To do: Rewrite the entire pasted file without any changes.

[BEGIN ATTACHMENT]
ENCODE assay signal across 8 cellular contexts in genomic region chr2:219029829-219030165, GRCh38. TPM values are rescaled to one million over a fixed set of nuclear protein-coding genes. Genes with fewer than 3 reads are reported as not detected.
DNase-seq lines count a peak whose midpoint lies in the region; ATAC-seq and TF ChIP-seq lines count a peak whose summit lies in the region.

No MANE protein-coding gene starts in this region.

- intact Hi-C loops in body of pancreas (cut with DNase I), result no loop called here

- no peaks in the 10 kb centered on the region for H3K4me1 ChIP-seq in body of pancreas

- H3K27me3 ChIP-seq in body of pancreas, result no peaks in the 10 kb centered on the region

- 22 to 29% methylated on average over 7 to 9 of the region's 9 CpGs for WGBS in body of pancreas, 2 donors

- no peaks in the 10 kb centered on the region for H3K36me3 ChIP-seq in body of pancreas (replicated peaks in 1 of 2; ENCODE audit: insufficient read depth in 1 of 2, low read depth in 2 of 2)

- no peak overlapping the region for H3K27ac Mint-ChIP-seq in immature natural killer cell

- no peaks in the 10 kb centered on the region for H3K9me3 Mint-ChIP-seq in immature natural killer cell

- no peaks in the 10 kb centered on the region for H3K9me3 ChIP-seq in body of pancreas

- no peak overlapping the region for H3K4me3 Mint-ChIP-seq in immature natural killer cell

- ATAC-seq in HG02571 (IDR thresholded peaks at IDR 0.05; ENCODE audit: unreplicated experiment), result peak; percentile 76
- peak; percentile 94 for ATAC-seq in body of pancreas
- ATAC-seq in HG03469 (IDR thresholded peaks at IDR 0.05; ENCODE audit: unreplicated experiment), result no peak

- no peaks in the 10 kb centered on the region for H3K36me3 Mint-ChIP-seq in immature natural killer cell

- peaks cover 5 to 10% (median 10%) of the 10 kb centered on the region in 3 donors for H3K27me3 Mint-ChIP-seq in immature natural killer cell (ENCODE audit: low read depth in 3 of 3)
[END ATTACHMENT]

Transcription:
ENCODE assay signal across 8 cellular contexts in genomic region chr2:219029829-219030165, GRCh38. TPM values are rescaled to one million over a fixed set of nuclear protein-coding genes. Genes with fewer than 3 reads are reported as not detected.
DNase-seq lines count a peak whose midpoint lies in the region; ATAC-seq and TF ChIP-seq lines count a peak whose summit lies in the region.

No MANE protein-coding gene starts in this region.

- intact Hi-C loops in body of pancreas (cut with DNase I), result no loop called here

- no peaks in the 10 kb centered on the region for H3K4me1 ChIP-seq in body of pancreas

- H3K27me3 ChIP-seq in body of pancreas, result no peaks in the 10 kb centered on the region

- 22 to 29% methylated on average over 7 to 9 of the region's 9 CpGs for WGBS in body of pancreas, 2 donors

- no peaks in the 10 kb centered on the region for H3K36me3 ChIP-seq in body of pancreas (replicated peaks in 1 of 2; ENCODE audit: insufficient read depth in 1 of 2, low read depth in 2 of 2)

- no peak overlapping the region for H3K27ac Mint-ChIP-seq in immature natural killer cell

- no peaks in the 10 kb centered on the region for H3K9me3 Mint-ChIP-seq in immature natural killer cell

- no peaks in the 10 kb centered on the region for H3K9me3 ChIP-seq in body of pancreas

- no peak overlapping the region for H3K4me3 Mint-ChIP-seq in immature natural killer cell

- ATAC-seq in HG02571 (IDR thresholded peaks at IDR 0.05; ENCODE audit: unreplicated experiment), result peak; percentile 76
- peak; percentile 94 for ATAC-seq in body of pancreas
- ATAC-seq in HG03469 (IDR thresholded peaks at IDR 0.05; ENCODE audit: unreplicated experiment), result no peak

- no peaks in the 10 kb centered on the region for H3K36me3 Mint-ChIP-seq in immature natural killer cell

- peaks cover 5 to 10% (median 10%) of the 10 kb centered on the region in 3 donors for H3K27me3 Mint-ChIP-seq in immature natural killer cell (ENCODE audit: low read depth in 3 of 3)